Drone Attacks Will Continue With Less U.S. Public Comment

AP File Picture

AP File Picture

The U.S. military’s and CIA’s increase use of Unarmed Aerial Vehicles, commonly called “drones,” has been at the center of a growing contentious public debate. In order to intelligently weigh in on the discussion one must have a rudimentary understanding of drone technology, the different classes of drones in the U.S. inventory and their military or political uses. We can ignore the fact that drones are often used to make a political statement.

In their most basic configuration drones are remotely controlled aerial surveillance platforms. They are normally equipment with high-resolution cameras and other detection and imagining equipment. As a tool for covert or secretive surveillance the drones are the top in their class. For engaging specific individuals and small hardened targets the drones can be armed with a variety of weapons. Drones are remotely flown to their areas of operations by a pilot-controller who might be located hundreds or even thousands of miles away. Often a ground controller (intelligence officer) is on the ground in the area of operation providing real-time intelligence. Some times the person on the ground paints the target with a laser designator. It is not unusually for more than one drone to be assigned to the same area of operation. In the war on terror drones are used to find valuable targets of opportunity and either directly engage them or pass the engagement off to other assets.

In the last ten years drone technology has leaped forward. The public is most familiar with the Predator (w/o hellfire missiles) and the Reaper Hunter drones. Depending on their configuration these drones can fly over 40, 000 feet and loiter over an area for hours without being detected. Because they are propeller driven they produce no vapor trail or detectable heat signature. They are extremely cost-effective to use in comparison to  manned vehicles. The drones can easily be deployed to any staging area and withdrawn on a moments notice. The cost to manufacture a drone is a faction of the price to produce a manned aircraft. Most importantly the drones are flown remotely with the pilot(s) seating safely out of the theatre of operation. If the drone is lost due to mechanical failure or a hostile act, no American pilot will be killed or capture.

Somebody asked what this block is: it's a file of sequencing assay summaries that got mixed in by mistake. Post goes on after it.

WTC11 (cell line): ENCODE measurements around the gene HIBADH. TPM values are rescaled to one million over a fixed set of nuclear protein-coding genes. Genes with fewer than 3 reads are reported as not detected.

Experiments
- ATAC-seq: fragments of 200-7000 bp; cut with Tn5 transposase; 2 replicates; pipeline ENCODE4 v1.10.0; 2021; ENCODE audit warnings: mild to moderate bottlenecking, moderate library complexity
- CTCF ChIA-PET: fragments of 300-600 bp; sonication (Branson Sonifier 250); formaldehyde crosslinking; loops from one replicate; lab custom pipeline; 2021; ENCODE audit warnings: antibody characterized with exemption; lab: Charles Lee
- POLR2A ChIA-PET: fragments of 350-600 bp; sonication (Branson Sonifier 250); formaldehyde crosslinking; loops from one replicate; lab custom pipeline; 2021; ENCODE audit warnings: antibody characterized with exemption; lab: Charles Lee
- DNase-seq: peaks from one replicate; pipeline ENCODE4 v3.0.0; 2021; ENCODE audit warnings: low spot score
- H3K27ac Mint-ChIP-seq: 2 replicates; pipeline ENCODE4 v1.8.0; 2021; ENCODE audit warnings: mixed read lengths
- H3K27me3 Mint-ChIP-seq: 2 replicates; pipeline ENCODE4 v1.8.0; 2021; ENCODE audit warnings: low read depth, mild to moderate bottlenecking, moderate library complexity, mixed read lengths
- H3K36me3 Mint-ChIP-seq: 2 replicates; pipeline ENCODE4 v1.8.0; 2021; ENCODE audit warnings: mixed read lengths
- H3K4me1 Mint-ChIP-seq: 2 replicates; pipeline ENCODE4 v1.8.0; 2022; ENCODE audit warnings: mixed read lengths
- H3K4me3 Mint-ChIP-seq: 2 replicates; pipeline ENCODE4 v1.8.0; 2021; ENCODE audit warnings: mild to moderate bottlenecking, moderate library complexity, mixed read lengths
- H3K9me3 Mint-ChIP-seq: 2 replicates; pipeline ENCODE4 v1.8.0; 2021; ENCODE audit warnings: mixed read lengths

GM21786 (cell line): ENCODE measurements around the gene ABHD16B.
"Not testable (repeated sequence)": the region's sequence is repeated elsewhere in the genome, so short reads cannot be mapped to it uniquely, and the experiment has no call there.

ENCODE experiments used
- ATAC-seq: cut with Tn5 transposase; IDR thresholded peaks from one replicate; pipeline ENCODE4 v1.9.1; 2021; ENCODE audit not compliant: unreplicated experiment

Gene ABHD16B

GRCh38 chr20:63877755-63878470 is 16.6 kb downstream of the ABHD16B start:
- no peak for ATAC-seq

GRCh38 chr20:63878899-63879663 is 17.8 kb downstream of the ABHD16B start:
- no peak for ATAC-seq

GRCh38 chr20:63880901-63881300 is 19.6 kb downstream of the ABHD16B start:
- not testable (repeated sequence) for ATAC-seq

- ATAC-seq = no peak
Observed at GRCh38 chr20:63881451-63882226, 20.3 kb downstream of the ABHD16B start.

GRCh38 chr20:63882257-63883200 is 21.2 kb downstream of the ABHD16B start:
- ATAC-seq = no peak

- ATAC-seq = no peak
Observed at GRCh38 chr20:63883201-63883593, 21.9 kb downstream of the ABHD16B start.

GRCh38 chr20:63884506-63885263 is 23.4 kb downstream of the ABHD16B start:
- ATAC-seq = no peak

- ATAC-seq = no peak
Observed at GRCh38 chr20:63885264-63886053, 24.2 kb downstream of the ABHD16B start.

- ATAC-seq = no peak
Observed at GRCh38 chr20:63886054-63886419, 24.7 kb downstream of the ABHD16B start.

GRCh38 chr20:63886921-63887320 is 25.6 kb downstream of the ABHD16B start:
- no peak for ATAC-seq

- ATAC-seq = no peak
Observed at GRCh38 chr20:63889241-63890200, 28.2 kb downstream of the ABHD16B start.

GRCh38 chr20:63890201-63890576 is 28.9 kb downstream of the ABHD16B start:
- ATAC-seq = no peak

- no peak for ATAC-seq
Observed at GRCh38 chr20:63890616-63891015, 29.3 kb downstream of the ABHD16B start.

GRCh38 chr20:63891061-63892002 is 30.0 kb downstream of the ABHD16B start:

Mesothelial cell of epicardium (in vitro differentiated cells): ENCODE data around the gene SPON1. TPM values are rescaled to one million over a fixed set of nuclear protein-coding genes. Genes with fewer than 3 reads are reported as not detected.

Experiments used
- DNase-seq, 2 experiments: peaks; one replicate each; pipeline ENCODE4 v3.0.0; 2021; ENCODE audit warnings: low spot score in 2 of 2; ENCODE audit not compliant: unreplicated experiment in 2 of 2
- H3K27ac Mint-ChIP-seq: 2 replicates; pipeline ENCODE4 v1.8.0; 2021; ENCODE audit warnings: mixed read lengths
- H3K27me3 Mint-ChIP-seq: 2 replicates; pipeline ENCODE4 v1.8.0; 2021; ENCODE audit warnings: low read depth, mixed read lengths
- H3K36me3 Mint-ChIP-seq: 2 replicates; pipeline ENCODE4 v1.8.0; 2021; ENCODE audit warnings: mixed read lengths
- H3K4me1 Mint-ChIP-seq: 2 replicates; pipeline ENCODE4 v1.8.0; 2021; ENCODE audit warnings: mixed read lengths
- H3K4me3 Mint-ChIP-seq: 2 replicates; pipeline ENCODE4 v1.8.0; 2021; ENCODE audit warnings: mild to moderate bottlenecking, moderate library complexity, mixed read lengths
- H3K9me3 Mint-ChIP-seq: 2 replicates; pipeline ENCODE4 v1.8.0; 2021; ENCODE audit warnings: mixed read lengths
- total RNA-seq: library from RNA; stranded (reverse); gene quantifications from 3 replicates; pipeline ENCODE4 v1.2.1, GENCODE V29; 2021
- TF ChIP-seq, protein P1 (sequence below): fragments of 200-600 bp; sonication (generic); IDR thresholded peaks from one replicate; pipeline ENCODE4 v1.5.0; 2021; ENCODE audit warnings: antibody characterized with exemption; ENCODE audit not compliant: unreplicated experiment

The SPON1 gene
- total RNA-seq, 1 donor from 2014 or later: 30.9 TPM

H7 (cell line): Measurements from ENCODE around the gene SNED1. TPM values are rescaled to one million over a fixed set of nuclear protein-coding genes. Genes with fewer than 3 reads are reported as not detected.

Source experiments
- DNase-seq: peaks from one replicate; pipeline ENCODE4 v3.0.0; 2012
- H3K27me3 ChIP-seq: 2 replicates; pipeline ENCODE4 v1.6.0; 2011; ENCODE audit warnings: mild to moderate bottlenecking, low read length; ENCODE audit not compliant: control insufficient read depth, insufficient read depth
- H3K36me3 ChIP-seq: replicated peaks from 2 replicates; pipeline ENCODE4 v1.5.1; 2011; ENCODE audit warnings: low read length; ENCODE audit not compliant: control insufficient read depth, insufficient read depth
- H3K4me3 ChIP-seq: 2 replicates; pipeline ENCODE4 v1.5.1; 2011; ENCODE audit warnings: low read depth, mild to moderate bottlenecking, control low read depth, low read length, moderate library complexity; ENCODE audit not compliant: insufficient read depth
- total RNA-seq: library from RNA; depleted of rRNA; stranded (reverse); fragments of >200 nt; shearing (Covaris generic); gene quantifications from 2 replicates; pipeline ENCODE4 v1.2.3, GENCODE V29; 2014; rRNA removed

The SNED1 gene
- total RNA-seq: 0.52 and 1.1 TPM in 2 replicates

What makes drones so effective in fighting the war on terror is also its Achilles Heel in a more robust military environment. The drones are easy targets for radar guided surface to air missiles. The slow prodding drones make easy targets for even antiquated propeller driven fighter plans.

Drones are piloted via a scrambled and encrypted satellite link. Anything or person that interferes with the signal adversely effects a drone’s performance. It is theoretically possible for a drone to be hijacked by the very same forces that are within its crosshairs. Unlike the flying terminator machines in “Salvation Terminator” America’s drones are not self-aware and controlled by their own artificial intelligence. U.S. drones are told what to do and can, only to a very limited extend, act on their own.

It should be obvious why America successfully uses drones over Somalia, Yemen, Pakistan and Afghanistan. In the areas of operation in (over) these countries America is unchallenged in the air. When the drones fly around unchallenged they make highly effective and efficient  killing machines.

Human rights groups object to America’s use of drones to target individuals. Amnesty International, the London Based human rights advocacy group, believes that America’s use of drones in this way is tantamount to extrajudicial executions, and thus illegal and immoral. I tend to agree that in general the act of using a drone to target and kill an individual is illegal. Yet, I do not believe that it is immoral or violates the target’s “human rights.”

Are the U.S. drone attacks legal under international law? The legality of the strikes would depend on a number of factors which need not be addressed in any detail for purposes of this post. The governments of Somalia, Yemen and Afghanistan have consented to the U.S.’s operating drones within their airspace and to the targeting of high-value individuals. Also, the U.S. is involved in armed conflict in Afghanistan. I believe that the use of drones in these countries would be legal under both local and international law. Besides, the human target rarely if ever has a proper forum where he or his family can seek redress for a U.S. drone strike.